It’s now been over a year since I started learning Tunisian Arabic. A year with many interruptions and various difficulties, but a good year, all in all!
A breakthrough has not happened yet: everything is slow. That being said, I can’t work more than 10 hours a week on language learning because I just don’t have more time.
Slowly, I’m beginning to understand the language system. Slowly, I’m figuring out how it works. The main problems are vocabulary and listening skills, which can only be improved with time.
Words, words, words
Arabic words consist of roots with three consonants that build the main form of the word. For instance, anything to do with “writing” uses the root k-t-b: “kiteb“ means book, “kutub“ is many books, “mektib“ is school, “yiktib“ means he writes, “kteb“ is he wrote, “mektiba“ means library, and so on. The root creates a word field that is simple to unlock…in theory!
In practice, it’s not that easy to understand the words correctly and to hear that a word belongs to this lexical field. I’ve gotten to the point that I can see that the word has to do with writing. I am not fast enough to grasp the whole form of the word while the speaker continues on with his sentence.
Sometimes my language helper has problems to understand that I’m not understanding as fast as he’s speaking. Especially if the “ayn” (the pharyngeal consonant) is involved, I am too slow to hear the differences. To my ears he sometimes pronounces this sound stronger and sometimes less strong – at least for my taste and understanding!
At the same time, even though the lexical field could make it easy, Arabic has a vast vocabulary to draw from, due to the deep-rooted history of the language. Koranic Arabic dates from the 7th century. Standard-Arabic is a bit younger and a bit more simple.
However, together the two varieties preserved all their words for the last 1400 years. Each Arabic-speaking country has chosen a basic set of words from that word bank, while other countries choose different words to express the same things. Many intellectuals who live in these countries know a lot of the broader vocabulary and are able to deal with the dialectical choices and changes.
The second problem is my listening skills. Many things are shortened within the dialect: “shnua” means what, and is often shortened to “sh” when put before the verb. “Min” means from and is combined with a pronoun or article. “Kima” is like, but only you hear “ki” when used. These things are manageable when they come in slowly. However, in normal daily life, I can hardly pick them out.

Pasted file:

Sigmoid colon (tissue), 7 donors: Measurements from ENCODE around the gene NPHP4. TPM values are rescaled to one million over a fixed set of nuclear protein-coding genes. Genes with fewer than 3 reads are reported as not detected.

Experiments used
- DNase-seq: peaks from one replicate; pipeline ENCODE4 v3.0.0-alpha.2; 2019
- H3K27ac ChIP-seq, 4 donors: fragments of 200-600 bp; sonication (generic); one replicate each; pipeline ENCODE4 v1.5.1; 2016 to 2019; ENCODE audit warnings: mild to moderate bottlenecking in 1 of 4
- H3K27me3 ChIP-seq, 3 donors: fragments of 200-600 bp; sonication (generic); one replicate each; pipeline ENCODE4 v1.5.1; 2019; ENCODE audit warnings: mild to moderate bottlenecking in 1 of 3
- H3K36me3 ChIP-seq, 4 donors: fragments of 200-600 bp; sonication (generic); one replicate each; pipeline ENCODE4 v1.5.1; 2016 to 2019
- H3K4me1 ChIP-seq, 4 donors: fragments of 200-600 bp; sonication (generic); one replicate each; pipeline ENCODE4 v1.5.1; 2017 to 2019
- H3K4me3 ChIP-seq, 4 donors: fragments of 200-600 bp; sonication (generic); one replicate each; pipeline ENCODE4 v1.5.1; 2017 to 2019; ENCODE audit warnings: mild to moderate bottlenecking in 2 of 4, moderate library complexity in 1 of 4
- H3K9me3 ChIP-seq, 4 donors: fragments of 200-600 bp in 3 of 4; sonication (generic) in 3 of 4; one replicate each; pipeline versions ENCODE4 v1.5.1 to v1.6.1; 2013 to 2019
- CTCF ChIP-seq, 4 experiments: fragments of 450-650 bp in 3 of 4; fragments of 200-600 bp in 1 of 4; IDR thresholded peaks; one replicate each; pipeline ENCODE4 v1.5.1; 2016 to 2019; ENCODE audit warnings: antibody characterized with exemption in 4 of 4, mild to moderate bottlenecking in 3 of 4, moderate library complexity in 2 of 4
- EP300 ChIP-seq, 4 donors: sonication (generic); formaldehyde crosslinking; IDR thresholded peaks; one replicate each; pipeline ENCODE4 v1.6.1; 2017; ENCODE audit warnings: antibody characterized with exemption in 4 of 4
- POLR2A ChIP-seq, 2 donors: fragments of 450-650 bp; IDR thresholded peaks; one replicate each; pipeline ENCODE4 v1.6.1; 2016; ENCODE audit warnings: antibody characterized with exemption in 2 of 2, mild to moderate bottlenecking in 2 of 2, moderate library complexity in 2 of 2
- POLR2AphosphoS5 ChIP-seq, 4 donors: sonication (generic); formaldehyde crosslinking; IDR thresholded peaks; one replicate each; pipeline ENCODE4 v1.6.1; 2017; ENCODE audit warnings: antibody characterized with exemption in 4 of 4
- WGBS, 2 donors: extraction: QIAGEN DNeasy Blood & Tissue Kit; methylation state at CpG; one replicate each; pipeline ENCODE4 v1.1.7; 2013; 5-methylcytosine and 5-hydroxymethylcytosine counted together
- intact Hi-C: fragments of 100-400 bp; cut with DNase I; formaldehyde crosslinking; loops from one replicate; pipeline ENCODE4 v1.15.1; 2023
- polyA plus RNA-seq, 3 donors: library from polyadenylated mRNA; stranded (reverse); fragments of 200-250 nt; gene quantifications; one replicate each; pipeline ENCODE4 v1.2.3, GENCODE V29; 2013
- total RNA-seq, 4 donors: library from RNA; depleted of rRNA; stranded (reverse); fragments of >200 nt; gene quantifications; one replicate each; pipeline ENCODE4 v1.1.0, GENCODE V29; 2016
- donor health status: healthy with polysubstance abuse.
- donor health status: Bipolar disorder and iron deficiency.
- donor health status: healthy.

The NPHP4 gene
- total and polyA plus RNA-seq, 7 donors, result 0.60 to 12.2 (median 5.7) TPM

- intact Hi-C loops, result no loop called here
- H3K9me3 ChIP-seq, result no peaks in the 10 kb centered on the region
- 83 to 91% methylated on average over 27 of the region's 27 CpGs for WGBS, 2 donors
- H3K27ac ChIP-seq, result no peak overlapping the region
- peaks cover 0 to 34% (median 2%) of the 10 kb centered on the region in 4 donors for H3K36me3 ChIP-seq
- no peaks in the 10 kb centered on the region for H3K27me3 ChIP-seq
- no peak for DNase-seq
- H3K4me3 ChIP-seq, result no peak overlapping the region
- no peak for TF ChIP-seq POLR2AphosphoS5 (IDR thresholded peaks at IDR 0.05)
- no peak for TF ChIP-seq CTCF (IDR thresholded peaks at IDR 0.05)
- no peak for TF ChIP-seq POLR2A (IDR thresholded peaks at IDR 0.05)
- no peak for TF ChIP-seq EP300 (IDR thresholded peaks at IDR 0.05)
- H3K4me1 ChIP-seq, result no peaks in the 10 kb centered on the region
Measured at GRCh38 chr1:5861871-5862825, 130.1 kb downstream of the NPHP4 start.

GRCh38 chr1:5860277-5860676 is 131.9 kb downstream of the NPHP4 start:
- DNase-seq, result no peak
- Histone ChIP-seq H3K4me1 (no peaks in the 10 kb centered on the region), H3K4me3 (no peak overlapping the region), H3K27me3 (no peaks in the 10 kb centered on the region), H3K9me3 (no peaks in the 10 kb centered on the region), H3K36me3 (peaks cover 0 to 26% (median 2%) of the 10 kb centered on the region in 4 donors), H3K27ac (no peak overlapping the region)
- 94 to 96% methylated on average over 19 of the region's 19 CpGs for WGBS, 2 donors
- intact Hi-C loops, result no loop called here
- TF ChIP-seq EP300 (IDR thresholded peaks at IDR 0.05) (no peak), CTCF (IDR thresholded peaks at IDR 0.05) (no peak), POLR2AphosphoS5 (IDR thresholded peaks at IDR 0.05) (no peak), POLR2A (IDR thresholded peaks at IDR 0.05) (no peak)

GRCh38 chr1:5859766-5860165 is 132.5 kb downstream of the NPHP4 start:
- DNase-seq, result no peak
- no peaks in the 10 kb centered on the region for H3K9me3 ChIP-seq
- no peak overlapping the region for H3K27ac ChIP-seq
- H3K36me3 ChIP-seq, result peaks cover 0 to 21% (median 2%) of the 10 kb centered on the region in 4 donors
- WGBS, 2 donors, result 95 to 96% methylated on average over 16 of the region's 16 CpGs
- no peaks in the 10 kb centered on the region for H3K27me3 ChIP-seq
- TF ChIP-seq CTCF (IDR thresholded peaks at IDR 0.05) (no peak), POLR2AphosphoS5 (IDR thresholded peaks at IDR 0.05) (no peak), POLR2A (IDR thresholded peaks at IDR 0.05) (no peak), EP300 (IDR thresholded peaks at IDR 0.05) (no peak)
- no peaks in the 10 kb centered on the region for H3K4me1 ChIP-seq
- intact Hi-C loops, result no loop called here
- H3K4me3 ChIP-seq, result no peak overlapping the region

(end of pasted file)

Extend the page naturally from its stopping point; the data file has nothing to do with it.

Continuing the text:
Another challenge is the sounds that are made in the throat (pharyngeal, glottal, uvular), which I can’t differentiate very easily. I still don’t get them all! The hardest pairs are transcribed often with h or h with a dot below, or kh versus x (the German ch like in “Dach”) or even one sound that they use a “3” for which sometimes is hard to distinguish from an “a” – everything sound similar.
Many nouns start with two consonants like “kfas”, the cage. I heard the k before the f after the third or forth time, after it was said slowly without context. When the sounds are pronounced slowly or written, it’s fine and the differences are clear. Of course, I’ve started learning the differences, but far too slowly for my taste!
What needs to be done?
Here are a couple ideas: Using the GPA method, it’s necessary to listen to texts which correspond to your own level or a bit above it until you understand quickly and easily what has been said. For me, sometimes that happens after the third time listening to it, sometimes the sixth or sometimes even the tenth time! I need breaks in between and have difficulties to concentrate while listening. An option is to speak synchronically.
Also, I write down all texts and phrases in my own orthography in order to follow the lesson recordings more easily. If I don’t write and only listen, my thoughts often wander and I can’t concentrate. For me (and maybe you), writing as a visual help is good.
And last but not least: Keep going! As I said, I am very busy and have several other tasks to balance in my schedule. But I still try to include 10 hours a week of language learning. There are clear signs of progress: I learn and I understand more and more, and that’s encouraging. It’s not going as fast as I would love it to be, but this language is not easy and is really quite far from my mother tongue, so even small steps in growth are good!